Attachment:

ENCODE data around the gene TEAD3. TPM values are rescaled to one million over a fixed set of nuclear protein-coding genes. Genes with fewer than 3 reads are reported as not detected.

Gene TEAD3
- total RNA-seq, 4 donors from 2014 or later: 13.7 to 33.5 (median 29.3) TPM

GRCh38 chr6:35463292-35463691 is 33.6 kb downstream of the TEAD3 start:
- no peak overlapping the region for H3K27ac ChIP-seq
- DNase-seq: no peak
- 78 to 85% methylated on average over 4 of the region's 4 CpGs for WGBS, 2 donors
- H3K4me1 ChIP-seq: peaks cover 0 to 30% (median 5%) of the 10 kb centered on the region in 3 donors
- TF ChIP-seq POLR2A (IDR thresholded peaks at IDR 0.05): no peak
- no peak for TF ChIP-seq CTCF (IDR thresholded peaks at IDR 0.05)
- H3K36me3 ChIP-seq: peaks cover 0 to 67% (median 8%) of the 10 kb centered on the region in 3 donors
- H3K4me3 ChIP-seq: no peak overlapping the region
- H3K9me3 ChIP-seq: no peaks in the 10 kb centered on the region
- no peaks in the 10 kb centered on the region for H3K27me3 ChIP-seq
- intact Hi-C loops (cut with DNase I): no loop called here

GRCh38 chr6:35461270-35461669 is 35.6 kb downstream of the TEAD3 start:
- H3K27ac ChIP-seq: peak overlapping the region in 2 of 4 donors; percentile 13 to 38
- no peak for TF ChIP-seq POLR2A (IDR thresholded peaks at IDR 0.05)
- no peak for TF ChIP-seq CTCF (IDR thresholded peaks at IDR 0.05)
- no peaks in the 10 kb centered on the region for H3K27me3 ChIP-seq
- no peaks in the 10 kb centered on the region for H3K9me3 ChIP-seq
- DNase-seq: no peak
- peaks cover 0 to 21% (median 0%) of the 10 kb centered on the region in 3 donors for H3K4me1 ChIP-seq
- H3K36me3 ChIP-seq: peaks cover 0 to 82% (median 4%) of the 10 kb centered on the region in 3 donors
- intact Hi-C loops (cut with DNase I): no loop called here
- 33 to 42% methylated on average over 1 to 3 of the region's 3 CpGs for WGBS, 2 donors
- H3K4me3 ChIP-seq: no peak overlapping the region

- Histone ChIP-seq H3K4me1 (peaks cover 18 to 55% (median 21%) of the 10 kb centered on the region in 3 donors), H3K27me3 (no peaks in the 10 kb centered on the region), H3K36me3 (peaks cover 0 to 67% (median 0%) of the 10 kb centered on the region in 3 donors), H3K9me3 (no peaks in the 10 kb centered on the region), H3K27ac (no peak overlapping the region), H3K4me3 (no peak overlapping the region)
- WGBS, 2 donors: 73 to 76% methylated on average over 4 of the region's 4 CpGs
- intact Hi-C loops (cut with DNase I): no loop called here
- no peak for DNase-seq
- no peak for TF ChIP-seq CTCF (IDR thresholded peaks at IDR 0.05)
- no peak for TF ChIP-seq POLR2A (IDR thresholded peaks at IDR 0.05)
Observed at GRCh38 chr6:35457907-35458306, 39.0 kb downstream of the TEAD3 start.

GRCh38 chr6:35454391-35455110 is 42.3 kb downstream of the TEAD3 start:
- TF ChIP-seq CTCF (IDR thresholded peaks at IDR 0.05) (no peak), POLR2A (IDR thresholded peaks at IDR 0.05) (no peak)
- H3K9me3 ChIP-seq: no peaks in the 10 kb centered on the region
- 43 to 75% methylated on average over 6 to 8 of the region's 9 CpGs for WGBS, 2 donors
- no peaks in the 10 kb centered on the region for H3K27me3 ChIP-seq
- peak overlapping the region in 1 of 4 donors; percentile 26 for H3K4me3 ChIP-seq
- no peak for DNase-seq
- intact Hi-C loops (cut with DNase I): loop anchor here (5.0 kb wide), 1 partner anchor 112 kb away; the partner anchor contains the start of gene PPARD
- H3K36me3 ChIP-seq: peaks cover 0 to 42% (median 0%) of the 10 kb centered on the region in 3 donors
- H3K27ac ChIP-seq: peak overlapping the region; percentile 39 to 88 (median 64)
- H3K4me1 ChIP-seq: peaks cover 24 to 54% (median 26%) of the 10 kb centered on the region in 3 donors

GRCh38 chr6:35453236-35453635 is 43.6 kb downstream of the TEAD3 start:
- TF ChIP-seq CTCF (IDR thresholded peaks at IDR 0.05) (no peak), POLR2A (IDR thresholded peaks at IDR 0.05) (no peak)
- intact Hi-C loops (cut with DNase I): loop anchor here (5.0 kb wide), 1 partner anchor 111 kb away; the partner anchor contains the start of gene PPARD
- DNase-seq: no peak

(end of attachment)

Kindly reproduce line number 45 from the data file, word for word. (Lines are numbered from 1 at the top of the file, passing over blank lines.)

- H3K4me1 ChIP-seq: peaks cover 24 to 54% (median 26%) of the 10 kb centered on the region in 3 donors